Genre: Dystopian Sci-Fi Drama/Thriller
Starring: Jude Law, Jennifer Jason Leigh, Willem DeFoe, Christopher Eccleston
Director: David Cronenberg
Another film that came from a distant memory, vaguely recalling a film watched on late night TV back in my early teenage years – one of those few films that I seemed to recall well enough to track down – and with my interest in Sci-Fi it seems only natural that sooner or later I would stumble upon it again. Written and directed by the same man who infamously directed 'The Fly' and 'Scanners;' what I didn't realise at the time was the wealth of talent that had gone into its creation. Not in the least is there the minor roles of DeFoe (who last left his name burning in my mind with “Antichrist”) and Eccleston, but also with Jude Law taking a title role who after his work in “Gattaca” a few years earlier can probably hold the title of one of the most mature sci-fi actors around.
The film is based upon the technology of gaming and the way it has evolved into something more realistic; a dream current game enthusiasts seem to be striving for taken to extreme lengths. Biologically engineered organic 'machines' plug directly into your spinal column, drawing power from your own body and using your own mind as a source for inspiration in the unrelenting manner the unpredictable story unfolds. As the game creator (Leigh) is hunted by 'realists,' like religious fanatics devoted to the destruction of this fabrication of reality, they traverse this game world struggling to survive long enough to discover the conditions for victory, or even if there are any.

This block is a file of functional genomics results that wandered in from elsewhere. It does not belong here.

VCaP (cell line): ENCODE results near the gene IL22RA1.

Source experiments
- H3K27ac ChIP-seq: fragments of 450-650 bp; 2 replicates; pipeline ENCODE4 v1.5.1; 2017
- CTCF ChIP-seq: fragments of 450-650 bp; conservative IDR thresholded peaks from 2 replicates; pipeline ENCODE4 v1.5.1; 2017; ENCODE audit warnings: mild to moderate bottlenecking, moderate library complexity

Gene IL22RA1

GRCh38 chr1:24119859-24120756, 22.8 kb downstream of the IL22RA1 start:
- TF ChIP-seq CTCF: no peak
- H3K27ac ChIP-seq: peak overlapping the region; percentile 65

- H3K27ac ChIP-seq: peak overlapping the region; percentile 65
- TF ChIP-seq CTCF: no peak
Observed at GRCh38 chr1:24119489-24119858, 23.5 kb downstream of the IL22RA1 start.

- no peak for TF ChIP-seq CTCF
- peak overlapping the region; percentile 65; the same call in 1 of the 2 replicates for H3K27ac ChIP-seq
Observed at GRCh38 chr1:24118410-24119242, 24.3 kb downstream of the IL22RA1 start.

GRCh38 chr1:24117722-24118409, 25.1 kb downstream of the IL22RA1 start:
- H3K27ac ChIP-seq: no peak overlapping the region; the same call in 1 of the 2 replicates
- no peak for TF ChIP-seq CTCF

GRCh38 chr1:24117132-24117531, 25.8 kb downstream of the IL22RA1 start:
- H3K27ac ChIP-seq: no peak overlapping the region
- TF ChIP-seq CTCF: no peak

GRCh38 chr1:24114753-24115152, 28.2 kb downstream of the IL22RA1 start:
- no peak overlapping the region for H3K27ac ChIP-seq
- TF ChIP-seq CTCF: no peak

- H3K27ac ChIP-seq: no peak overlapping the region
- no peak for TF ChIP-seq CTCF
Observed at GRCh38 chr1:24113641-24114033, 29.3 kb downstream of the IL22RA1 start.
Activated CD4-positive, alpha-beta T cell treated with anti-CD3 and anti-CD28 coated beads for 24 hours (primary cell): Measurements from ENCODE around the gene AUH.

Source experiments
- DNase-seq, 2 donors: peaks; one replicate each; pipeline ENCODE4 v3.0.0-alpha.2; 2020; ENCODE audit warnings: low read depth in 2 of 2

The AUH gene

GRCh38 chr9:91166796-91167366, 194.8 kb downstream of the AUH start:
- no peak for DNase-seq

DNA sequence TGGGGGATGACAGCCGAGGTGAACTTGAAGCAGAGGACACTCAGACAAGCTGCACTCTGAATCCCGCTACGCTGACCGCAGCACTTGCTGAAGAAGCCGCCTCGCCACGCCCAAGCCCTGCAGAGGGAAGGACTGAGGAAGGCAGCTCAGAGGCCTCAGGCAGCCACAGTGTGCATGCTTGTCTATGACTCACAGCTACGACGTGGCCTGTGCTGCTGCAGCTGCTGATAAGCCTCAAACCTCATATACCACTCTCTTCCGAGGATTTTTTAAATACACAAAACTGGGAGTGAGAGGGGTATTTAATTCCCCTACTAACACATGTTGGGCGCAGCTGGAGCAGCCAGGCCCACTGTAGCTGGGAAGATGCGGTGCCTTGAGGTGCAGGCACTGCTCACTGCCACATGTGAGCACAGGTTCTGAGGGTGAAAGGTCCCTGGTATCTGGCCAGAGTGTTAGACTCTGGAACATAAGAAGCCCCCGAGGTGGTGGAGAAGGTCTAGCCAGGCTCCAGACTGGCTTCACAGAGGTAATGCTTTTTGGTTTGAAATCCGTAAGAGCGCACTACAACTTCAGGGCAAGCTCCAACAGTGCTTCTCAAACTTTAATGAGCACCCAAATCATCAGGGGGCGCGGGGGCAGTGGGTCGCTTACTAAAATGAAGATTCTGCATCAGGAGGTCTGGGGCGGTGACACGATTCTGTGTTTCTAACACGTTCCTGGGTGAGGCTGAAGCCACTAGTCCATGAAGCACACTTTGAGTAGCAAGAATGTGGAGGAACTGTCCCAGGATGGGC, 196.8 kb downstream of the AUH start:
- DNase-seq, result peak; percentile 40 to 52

The story is less unfolded by the characters interactions with one another as it is with the game; character loops from NPCs indicating a certain sentence is required, or the subtle suggestion implanted into one of the players that an action is necessary in order to further the plot. It yields an overt sense that the situation is being thrust upon them – willing or not – and they have little option but to accept what must be done, regardless of how begrudgingly they carry them out according to the games will.
Slowly ensnaring you, drawing you into its own game reality and forcing you to constantly question whether the state their in is real; more so than the Matrix is this 'Inception-before-Inception,' but its also so much more. The effects may be dated and the budget smaller, but this never-ending, twisting and squirming tale never gives you the time to think before pulling in another direction, where reality and the game world are in constant battle with one another. There is a shortage of creative sci-fi films and as much as 'Dark City' or 'Blade Runner' before it, and particularly with the recent debates about the addiction of online gaming, ExistenZ deserves to be remembered as one of the few that got it right.